The Aurora prize

Atom Egoyan

“My father visited Armenia during the Soviet era; he went to Tsitsernakaberd and returned a changed man. He broke down and cried while standing next to the eternal flame. It was as if the pillars had crushed him. He still cries when he tells the story. I only understood the essence and significance of Tsitsernakaberd when I visited the memorial,” says filmmaker Atom Egoyan.
Canadian filmmaker on his artistic quest to capture identity

Aline Kamakian

When Aline opened her first restaurant in Beirut she called it “Mayrig,” which means “mother” in Armenian, because she learned to cook from her mother. Today, Kamakian owns an international chain of Armenian restaurants. The walls are decorated with photos of Aline’s ancestors who miraculously escaped the Genocide, while the menu is full of traditional Western Armenian dishes.
Lebanese restaurateur explains the value of national cuisine

Ara Güler

The meeting place is always the same – the Ara Сafé in the heart of Istanbul. As the owner slowly makes the rounds, even the regulars fall silent and contemplate the legendary figure. Ara Güler is one of the most accomplished documentary photographers of the 20th century and the founder of photojournalism in Turkey. His photographic legacy amounts to over two million stories told.
“The eye of Istanbul:” the most famous Armenian with a camera

Claude Mutafian: “We should leave the Armenian ghetto”

The name of Claude Mutafian, historian and expert in medieval Armenian history, is inseparably linked to the ancient Armenian kingdom of Cilicia. In September, Mutafian will come to Russia to take part in a conference organized by the Moscow State University in cooperation with Foundation for development and support of Armenian Studies "ANIV", titled “Armenian Diaspora and Armenian-Russian Relations: History and Modernity.” We spoke with Claude about Armenian heritage and Armenian treasures exhibited at the State Hermitage Museum in St. Petersburg.

The Future for All Armenians Is Now

Historic Opportunity for Armenians to Unite and Together Enable Armenia’s Future

This weekend, the Armenian General Benevolent Union (AGBU), one of the oldest non-profit organizations in the U.S. and the world’s largest Armenian organization, celebrates its 110th anniversary in New York City. Underscoring this milestone is the extraordinary opportunity to reshape the future of Armenia, and to reflect on how every one of us can contribute toward a stronger Armenia tomorrow.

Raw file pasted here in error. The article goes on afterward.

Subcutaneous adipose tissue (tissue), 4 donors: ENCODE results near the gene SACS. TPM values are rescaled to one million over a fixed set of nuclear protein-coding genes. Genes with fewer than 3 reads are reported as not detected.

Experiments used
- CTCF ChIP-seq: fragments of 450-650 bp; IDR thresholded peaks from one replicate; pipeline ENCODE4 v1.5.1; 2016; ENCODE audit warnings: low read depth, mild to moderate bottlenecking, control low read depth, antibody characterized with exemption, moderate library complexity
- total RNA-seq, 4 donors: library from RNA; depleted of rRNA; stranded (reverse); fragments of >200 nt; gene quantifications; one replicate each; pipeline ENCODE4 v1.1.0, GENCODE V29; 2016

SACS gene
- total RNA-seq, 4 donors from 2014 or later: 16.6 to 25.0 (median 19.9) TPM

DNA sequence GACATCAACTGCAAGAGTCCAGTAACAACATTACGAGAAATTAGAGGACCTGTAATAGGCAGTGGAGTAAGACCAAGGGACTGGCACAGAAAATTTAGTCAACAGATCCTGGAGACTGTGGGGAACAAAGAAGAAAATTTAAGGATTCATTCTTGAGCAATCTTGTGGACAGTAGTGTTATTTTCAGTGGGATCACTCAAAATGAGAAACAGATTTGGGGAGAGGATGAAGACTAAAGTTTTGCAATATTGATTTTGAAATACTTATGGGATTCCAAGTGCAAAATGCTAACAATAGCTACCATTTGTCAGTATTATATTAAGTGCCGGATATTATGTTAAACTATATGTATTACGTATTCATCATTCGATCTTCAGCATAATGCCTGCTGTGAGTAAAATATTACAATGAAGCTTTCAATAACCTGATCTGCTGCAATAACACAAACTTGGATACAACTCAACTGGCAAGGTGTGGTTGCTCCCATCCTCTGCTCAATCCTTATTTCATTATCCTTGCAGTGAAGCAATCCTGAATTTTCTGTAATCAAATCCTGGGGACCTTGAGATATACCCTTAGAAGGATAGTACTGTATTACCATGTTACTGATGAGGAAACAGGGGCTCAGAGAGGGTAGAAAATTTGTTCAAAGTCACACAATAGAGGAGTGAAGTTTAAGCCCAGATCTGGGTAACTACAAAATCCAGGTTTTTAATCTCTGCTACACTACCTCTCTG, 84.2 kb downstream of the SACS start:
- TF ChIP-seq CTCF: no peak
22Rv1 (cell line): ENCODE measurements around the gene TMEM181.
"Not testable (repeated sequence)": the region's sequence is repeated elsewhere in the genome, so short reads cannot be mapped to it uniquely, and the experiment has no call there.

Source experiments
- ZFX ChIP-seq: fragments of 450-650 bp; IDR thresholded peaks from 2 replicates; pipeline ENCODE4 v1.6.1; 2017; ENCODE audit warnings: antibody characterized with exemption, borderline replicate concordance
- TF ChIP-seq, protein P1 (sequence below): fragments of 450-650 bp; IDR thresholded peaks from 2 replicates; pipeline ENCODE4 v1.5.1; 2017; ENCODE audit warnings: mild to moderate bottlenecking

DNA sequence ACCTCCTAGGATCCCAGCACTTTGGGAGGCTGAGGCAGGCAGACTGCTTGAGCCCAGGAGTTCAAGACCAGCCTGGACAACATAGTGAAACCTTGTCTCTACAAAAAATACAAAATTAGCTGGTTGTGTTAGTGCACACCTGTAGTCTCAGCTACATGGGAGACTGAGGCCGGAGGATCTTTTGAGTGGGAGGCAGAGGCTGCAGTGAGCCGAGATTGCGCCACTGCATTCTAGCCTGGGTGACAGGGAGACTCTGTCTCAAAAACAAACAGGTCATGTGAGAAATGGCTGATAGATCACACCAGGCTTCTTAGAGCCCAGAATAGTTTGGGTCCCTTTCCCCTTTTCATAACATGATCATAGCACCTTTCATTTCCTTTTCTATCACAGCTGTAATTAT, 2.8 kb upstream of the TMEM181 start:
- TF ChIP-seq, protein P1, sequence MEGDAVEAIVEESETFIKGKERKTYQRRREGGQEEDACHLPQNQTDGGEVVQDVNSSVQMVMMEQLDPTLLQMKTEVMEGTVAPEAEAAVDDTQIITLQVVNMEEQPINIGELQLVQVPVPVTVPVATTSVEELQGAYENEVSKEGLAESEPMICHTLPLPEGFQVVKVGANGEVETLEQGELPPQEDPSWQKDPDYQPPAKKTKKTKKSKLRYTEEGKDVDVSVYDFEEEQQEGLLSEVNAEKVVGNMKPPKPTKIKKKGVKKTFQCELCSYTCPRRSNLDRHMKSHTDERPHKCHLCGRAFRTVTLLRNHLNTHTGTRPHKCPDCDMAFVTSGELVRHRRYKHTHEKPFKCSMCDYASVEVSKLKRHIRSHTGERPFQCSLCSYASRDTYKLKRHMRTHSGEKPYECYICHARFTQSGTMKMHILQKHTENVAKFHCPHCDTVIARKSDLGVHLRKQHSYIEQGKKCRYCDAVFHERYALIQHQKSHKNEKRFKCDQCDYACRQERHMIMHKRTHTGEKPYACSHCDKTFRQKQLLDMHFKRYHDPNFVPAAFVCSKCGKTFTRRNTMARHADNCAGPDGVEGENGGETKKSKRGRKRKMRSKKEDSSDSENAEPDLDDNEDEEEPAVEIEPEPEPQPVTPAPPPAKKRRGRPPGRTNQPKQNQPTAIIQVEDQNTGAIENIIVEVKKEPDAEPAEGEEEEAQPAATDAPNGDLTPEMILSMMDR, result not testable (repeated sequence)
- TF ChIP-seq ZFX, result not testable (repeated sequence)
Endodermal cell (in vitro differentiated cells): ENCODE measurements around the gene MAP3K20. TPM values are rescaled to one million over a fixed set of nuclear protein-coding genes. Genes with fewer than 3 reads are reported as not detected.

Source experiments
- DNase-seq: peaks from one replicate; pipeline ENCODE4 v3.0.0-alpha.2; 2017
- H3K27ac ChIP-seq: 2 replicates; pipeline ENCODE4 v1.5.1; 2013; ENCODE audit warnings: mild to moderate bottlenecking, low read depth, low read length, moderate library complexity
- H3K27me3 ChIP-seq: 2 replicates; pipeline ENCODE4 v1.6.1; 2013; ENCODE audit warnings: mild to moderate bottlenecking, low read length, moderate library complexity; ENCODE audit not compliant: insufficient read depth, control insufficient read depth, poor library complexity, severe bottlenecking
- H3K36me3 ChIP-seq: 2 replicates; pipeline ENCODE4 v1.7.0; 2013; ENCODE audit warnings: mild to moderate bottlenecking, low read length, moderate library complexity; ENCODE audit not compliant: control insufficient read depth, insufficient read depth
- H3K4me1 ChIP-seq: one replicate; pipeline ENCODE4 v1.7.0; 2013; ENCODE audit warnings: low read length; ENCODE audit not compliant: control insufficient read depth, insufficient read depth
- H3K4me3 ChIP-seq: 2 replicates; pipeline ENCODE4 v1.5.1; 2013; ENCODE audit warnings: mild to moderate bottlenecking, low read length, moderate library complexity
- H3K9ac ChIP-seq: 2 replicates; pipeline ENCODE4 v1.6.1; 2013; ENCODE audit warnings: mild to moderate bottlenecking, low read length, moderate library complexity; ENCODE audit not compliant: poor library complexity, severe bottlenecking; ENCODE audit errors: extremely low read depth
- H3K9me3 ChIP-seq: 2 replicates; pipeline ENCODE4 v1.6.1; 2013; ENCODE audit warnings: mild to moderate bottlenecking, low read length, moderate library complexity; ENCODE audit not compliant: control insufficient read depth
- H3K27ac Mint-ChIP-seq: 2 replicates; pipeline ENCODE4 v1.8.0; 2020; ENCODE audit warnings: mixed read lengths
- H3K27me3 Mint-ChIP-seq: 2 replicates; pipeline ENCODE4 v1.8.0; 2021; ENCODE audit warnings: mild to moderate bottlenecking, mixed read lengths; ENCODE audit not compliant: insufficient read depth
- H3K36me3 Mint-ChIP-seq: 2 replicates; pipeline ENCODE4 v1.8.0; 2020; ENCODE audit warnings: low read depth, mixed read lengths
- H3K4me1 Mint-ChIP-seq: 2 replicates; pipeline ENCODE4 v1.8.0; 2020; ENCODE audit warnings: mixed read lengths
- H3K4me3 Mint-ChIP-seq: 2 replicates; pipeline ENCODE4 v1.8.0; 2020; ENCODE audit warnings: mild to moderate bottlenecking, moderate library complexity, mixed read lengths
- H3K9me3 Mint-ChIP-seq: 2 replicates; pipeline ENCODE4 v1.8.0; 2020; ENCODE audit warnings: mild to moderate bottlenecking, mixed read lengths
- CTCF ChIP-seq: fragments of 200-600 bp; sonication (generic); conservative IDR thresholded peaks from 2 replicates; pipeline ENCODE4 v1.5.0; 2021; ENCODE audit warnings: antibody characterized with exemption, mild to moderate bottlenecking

Michael Aram Wolohojian

Born in Providence, Rhode Island, Michael Aram is best known to the world and to the Armenian community as a creative artist who took a simple idea – working with traditional Indian metal-crafting techniques, which he fell in love as a youth – and transforming it into a global lifestyles brand with a distinct style that also draws from his Armenian roots.
How a world-famous designer’s ancestors survived

Nora Armani

“The word ‘Armenia’ had a most sacred connotation in our extended family. It was as though we grew up in its shadow. It was a word that encompassed our entire life to the core of its very essence,” says New York-based actress Nora Armani. “Every time I visit Armenia I feel revitalized, my homeland strengthens me. I am multilingual and I perform in many languages, including English, French, Arabic, Italian, Turkish and even Russian, but it is essential to have the opportunity to perform in Armenian; visiting Armenia offers me the exceptional opportunity to perform and live in my mother tongue.”
Actress and filmmaker: “By supporting the youth, we give them wings”

Alexis Ohanian

Forbes magazine calls Alexis Ohanian “Mayor of the Internet” and has included him in its “30 Under 30” list as an important figure in the technology industry for two years in a row. He was featured as “Champion of Innovation” in Wired magazine in 2013. A fan of System of a Down, Alexis believes that the band’s best show so far has been the April 23 concert in Yerevan this year.
Reddit cofounder: “Being Armenian means triumph to me”

One Man’s Vision: David Yan

David Yan is a man of many talents and unparalleled energy. Born in Yerevan in1968 to an Armenian mother and a Chinese father, in his lifetime he has already built a global high-tech empire (ABBYY), developed the first pocket computer for young people (Cybiko), created a new-generation management system for restaurants and hospitality services (iiko) and a mobile payments system (Platius), opened an art café and four other venues in Moscow, launched an educational foundation (Ayb), published a book (“Now I Eat All I Want!”), designed a home for his family, earned a Ph.D.

In Video Veritas

by Christopher Atamian

100 Armenians Who Changed the World

Armenians are an ancient nation whose sons and daughters have made quite an impact on the human history. Science, art, politics, finance – you’d be hard pressed to find a field, in which Armenian men and women don’t thrive. Their talents have made our world a much better place, so here are their names for the grateful descendants to remember!







“It’s time to show the power of what we feel.”